FOXBORO, Mass. — The Patriots have one running back who rushed for 1,000 yards last season and another who’s a former All-Pro. So why do they rank near the bottom of the NFL in most rushing metrics through two weeks?

According to one of those backs, the reason is simple.

“We’ve just got to win the line of scrimmage,” Ezekiel Elliott said before Wednesday’s Patriots practice. “We’ve got to come off good on our double teams and just — no other way to put it — just win the line of scrimmage.”

Translation: The offensive line needs to play better.

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A mix of injuries and poor performance have forced New England to cycle through different O-line combinations on a near-weekly basis since the start of training camp. Players haven’t been able to log enough practice reps together, and that lack of continuity showed on the field in Weeks 1 and 2.

Of the five O-linemen who started in Sunday night’s 24-17 loss to the Miami Dolphins, three did not practice with the team at all in training camp: right guard Mike Onwenu, right tackle Calvin Anderson and late-summer trade acquisition Vederian Lowe, who was starting at left guard in place of the injured Trent Brown. Another (left guard Cole Strange) missed nearly the entire summer with an injury. Center David Andrews was the lone exception.

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That group struggled to clear holes in the run game and protect quarterback Mac Jones. Stevenson and Elliott combined to average just 3.2 yards per carry, and Jones, who added 25 rushing yards on sneaks and scrambles, was sacked four times.

A week earlier, the Patriots had three different starters up front, with Brown manning the left tackle spot and rookies Atonio Mafi and Sidy Sow starting in place of Strange and Onwenu, respectively. That patchwork group did a respectable job against the Philadelphia Eagles’ vaunted pass rush but struggled in the run game, with Stevenson and Elliott totaling 54 yards on 19 carries (2.8 per attempt).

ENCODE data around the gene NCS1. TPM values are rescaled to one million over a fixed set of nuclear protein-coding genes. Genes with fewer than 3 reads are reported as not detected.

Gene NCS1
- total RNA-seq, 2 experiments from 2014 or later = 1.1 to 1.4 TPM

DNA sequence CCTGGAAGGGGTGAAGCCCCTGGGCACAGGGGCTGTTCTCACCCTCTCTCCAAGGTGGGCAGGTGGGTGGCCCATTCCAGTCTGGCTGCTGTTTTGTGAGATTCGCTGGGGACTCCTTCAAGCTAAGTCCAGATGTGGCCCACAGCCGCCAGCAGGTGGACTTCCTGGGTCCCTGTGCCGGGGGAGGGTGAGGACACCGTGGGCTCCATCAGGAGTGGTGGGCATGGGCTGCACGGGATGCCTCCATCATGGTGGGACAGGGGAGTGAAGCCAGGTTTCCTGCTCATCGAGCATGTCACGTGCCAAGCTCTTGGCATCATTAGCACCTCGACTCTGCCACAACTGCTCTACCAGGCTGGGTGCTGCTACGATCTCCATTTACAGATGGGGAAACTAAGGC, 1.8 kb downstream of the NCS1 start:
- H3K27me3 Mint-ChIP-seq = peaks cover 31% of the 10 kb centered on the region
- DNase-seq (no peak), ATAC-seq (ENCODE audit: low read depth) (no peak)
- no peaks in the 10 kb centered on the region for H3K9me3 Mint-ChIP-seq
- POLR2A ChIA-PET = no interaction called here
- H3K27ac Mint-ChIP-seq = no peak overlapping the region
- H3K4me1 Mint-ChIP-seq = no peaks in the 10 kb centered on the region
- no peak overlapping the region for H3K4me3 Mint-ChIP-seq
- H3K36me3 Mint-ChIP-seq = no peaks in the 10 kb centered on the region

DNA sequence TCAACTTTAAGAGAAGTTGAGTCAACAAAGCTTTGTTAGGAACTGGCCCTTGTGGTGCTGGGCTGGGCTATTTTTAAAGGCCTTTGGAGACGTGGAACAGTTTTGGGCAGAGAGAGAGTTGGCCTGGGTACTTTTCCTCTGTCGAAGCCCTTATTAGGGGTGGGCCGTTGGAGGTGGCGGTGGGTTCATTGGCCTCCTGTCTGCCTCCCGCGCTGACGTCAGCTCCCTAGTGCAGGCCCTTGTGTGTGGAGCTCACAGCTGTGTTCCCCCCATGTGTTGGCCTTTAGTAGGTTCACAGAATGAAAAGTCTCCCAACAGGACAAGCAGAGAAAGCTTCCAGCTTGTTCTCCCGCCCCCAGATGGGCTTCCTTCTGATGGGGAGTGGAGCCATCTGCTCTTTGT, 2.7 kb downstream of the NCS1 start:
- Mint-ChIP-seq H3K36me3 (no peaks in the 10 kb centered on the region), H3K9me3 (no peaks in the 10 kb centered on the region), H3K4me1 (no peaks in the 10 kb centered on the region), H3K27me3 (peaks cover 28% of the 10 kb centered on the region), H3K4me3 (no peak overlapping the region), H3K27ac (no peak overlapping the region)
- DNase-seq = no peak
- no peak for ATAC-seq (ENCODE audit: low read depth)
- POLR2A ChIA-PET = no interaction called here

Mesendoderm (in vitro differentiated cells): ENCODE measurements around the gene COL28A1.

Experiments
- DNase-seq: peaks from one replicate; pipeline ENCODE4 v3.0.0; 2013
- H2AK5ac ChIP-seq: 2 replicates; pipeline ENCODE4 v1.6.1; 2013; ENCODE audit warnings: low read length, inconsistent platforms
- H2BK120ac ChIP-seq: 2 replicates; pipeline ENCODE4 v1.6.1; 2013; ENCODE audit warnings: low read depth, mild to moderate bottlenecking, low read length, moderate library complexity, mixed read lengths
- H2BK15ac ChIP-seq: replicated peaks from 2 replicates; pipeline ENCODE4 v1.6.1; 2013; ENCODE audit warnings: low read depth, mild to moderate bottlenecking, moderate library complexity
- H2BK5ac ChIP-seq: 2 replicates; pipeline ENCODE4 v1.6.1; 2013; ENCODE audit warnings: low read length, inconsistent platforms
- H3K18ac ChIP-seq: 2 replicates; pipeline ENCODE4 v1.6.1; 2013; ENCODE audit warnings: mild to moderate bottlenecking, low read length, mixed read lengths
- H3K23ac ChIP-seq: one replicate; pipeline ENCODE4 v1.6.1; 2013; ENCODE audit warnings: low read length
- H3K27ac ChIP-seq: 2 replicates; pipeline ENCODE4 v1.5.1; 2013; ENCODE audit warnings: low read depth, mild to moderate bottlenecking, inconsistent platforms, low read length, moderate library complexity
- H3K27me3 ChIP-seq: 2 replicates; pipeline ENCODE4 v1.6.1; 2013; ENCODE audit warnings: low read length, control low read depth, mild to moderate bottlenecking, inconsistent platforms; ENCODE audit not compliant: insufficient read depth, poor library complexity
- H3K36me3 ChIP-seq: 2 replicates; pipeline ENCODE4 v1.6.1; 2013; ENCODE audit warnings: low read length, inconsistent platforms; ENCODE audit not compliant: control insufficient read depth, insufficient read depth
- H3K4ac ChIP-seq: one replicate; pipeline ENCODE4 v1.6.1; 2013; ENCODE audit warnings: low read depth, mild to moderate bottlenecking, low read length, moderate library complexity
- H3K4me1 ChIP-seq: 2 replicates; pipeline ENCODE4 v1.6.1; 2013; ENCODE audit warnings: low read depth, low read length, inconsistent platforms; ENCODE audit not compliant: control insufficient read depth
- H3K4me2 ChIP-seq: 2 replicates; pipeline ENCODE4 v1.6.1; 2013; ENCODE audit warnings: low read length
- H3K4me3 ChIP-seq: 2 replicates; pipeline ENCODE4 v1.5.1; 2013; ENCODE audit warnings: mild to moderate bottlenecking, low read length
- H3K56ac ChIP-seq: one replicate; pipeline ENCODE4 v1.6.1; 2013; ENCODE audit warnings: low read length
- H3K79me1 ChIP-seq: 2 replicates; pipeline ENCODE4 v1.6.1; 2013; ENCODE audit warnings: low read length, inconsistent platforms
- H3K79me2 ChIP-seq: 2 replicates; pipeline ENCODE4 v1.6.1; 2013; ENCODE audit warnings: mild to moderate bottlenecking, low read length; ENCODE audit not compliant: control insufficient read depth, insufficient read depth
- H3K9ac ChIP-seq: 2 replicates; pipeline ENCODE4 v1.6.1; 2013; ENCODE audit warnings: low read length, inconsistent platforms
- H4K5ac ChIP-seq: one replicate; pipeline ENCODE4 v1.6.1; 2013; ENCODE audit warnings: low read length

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Two weeks in, the Patriots rank 22nd in the NFL in yards per carry (3.5), 27th in rushing yards per game (88.0) and 17th in expected points added per rush. They gained 10-plus yards on just three of their 47 carries against the Eagles and Dolphins, and an 18-yard Jones scramble was their only one longer than 15.

No one would describe Jones as a mobile QB, yet he’s provided nearly a quarter of New England’s rushing yards (40 of 164) so far this season.

It’s also worth noting that, among the 45 NFL running backs with at least 12 carries, Elliott and Stevenson rank 41st and 43rd, respectively, in yards after contact per attempt, per Pro Football Focus. Stevenson was one of the best in the league in that metric last season.

So, while most of the blame lies with the O-line, there’s room for improvement elsewhere, too.

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“We have to improve the running game. There’s no doubt about that,” offensive coordinator Bill O’Brien said Tuesday in a video conference. “I think that starts with us as a coaching staff. We have to do a better job with what we believe we’re going to see and then what we actually see on game day. I think the players will continue to work very hard.

“Some guys have been out for a while and are just getting back in, and I think you’ll see improvement in run blocking and pass blocking. Not just with the line, but with the tight ends, and obviously with the backs and where they’re cutting the ball and things like that. But we have to get the running game better, and we’re going to work very hard on that this week.”

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As O’Brien noted, there is reason for optimism.

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Brown, one of the Patriots’ most important players, was back on the practice field Wednesday in a limited capacity after missing last week with a concussion. Strange and Onwenu should improve moving forward after knocking off a summer’s worth of rust against Miami. Anderson has been a liability at right tackle after missing all summer with an illness, but O’Brien can scheme around one weak spot.

The Patriots also will be able to utilize the run game more if they avoid the early mistakes that burned them in Weeks 1 and 2. They allowed 20 first-half points off turnovers over the first two weeks and trailed 16-0 and 17-3 in those games, limiting O’Brien’s play-calling options.

But they’ll need to solve a talented Jets defense this Sunday. New York enters the Week 3 rivalry game at MetLife Stadium ranked ninth in yards allowed per carry and sixth in EPA/rush.

“I feel like for the most part, we’re pretty comfortable with each other,” Stevenson said. “We just need to execute.”

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Featured image via Paul Rutherford/USA TODAY Sports Images